Pete Murray is without a doubt one of Australia’s most loved musicians.
Back in mid 2000s this Chinchilla-born artist had his first three full-length albums reach number one on the Australian Music Charts. It seems success seems to quietly follow this musician who cites Nick Drake and Bob Dylan as his greatest influences.
Now, almost 15 years on, and after a significant break from recording, Pete Murray is back with Camacho, a cruisey hip new offering that pulls away from the acoustic rock of the past, launching Murray into a very new zone.
This was all part of the plan, because the last thing Murray wanted to do with his music was replicate the past.
‘I wanted to do something different for sure,’ says Murray. ‘I really enjoyed the process. It’s totally the opposite of what I have done before. Even the way we recorded it. In the past I would get in the studio with a band in four weeks or so and I’d get the cuts down and have different grooves and then have the verse and chorus, and then we’d layer on top once we had it all together. This time I was writing stuff and finding loops and beats and using them as we recorded. We worked with Trials (AB Original), a hip-hop producer, for the beat side of it. The drum sounds are super fat, punchy even. And it’s a groove that sits on top of the music.’
This is a big sound that Murray is bringing to the stage. Recreating the album is something that he’s looking forward to.
‘For drums we have triggers and pads and we will take samples from recordings to play with the drums so we will make it bigger. We will probably make some elements of backing tracks as well to try and replicate the sound of the album.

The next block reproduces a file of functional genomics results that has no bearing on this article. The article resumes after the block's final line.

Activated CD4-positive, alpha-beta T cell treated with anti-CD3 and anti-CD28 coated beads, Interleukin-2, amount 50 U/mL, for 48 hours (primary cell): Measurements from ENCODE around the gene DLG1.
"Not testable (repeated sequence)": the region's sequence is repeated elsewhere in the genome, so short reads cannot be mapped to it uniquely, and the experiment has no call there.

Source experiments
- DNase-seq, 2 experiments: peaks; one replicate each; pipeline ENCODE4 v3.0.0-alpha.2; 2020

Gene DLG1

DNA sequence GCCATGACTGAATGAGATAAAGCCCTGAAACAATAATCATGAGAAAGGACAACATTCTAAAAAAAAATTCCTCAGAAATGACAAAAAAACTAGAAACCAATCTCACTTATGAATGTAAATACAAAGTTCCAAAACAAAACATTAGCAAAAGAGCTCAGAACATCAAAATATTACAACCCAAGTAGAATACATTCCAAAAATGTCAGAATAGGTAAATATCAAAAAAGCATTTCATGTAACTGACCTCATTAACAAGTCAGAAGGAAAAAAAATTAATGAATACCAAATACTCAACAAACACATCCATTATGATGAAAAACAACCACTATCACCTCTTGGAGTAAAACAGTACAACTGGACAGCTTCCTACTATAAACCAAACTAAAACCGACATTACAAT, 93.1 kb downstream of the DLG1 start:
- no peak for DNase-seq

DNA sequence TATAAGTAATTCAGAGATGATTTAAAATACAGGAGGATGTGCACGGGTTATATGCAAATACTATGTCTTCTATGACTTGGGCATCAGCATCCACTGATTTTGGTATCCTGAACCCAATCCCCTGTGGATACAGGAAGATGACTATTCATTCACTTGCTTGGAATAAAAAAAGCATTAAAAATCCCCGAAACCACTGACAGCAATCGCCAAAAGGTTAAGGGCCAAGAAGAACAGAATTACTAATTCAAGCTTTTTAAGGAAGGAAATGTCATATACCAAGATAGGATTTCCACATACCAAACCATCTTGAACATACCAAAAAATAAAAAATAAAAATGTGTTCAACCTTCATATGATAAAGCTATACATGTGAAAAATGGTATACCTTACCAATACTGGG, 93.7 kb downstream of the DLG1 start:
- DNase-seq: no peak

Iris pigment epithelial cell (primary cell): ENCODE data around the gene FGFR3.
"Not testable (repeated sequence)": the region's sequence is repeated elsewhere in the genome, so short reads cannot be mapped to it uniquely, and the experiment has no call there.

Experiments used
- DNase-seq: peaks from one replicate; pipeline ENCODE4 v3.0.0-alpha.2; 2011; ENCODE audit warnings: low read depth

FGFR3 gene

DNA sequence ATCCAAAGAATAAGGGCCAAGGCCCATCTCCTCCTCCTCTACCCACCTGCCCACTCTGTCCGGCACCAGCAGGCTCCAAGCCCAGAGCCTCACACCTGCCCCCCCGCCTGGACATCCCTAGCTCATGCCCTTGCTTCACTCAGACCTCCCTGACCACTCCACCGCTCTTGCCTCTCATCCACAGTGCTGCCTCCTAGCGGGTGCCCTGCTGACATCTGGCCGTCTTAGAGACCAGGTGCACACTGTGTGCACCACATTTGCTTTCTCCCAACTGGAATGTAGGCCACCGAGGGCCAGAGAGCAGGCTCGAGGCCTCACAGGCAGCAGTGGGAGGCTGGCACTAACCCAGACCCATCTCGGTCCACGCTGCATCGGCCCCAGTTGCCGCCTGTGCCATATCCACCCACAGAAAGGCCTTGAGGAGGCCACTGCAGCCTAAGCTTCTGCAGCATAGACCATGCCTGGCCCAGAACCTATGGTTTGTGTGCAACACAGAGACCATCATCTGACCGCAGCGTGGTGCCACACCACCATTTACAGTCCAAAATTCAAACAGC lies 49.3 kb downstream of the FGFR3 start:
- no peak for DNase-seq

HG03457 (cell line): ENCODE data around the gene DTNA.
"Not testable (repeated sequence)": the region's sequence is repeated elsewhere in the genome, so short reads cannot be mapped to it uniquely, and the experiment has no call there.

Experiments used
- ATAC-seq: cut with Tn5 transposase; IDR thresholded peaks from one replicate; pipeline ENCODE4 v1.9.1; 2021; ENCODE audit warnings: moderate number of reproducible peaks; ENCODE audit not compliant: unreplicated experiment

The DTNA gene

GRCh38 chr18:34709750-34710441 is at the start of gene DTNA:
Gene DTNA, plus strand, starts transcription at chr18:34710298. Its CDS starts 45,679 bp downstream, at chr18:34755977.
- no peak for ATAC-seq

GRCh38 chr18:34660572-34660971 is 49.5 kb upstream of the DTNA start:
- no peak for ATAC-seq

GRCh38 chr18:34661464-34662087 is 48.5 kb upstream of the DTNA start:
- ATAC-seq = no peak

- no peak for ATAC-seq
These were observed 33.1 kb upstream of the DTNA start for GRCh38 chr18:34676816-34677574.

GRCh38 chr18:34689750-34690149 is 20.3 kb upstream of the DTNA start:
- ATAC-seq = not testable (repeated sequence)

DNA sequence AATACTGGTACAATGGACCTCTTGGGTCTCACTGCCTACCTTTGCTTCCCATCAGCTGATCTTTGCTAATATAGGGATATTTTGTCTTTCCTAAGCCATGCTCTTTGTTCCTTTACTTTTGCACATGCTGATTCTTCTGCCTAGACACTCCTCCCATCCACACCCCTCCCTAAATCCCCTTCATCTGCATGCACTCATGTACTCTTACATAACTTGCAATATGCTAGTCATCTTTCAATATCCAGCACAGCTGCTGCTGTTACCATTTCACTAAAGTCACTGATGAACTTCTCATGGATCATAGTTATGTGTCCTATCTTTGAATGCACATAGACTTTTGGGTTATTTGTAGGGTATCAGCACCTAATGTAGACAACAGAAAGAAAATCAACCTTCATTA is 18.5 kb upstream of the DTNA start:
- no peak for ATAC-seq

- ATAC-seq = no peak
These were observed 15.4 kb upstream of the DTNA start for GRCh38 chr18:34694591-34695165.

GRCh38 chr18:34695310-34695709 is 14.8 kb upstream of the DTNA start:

‘I wanted to be very contemporary and doing something that had a fresher sound and not so old school,’ says Murray of Camacho.
‘I wanted to make something that would be around for a long time. The sound is rich; it’s not a pop band. Some of the songs have a lot of nostalgia…’
When I ask Murray how he writes his music, I get an unexpected response.
‘In the bathroom.’
There I was imagining him sitting on a deck at sunset watching the surf roll in. Or in his home studio. I wasn’t imagining him in the bathroom.
‘It’s a great place to make music,’ he laughs. ‘The sound is good, you aren’t distracted by anything, and you can’t look outside.’
Clearly this is the writing haunt of a procrastinator who wants to eliminate distraction.
Murray admits this is so. ‘It’s part of my personality to procrastinate!’
The album was recorded at Kicks Iron Studio on the Byron Arts and Industry Estate.
Releasing this album is pretty significant for Murray, who reflects on how different his life is from his dad’s. His dad died at the age Murray is now: 47.
‘He worked his whole life and sold his business. Mum had bought a caravan they were going to semi-retire. He had a heart attack and died two weeks after he stopped working. I didn’t want that to happen to me; I wanted to travel the world.’ And that’s what Murray has done.
That being so, the decisions Murray has made around this album have been very conscious ones.
‘I am not getting any younger, and I feel this is the most important album of my life. You are not the young dude everyone wants to go and see any more, so you have to do something that is going to draw people right in.’
Response so far has been pretty damn good.
‘I haven’t had the amount of positive press or feedback since Feeler’, says Murray. ‘I have set myself a goal to have an album that was great from start to finish. One reviewer said there are no weak moments on this album from start to finish – it’s the kind of feedback you want.
‘I feel good about it. I like it myself and for me there’s nothing in there that I don’t want to play live. I set that as a goal for myself; with this one, you want to love playing your album. I want every song on the album to be one I want to play live.’
And as it turns out it is. Catch Pete Murray tonight at Lismore City Hall when he kicks off his national tour.
For tickets and tour info go to petemurray.com.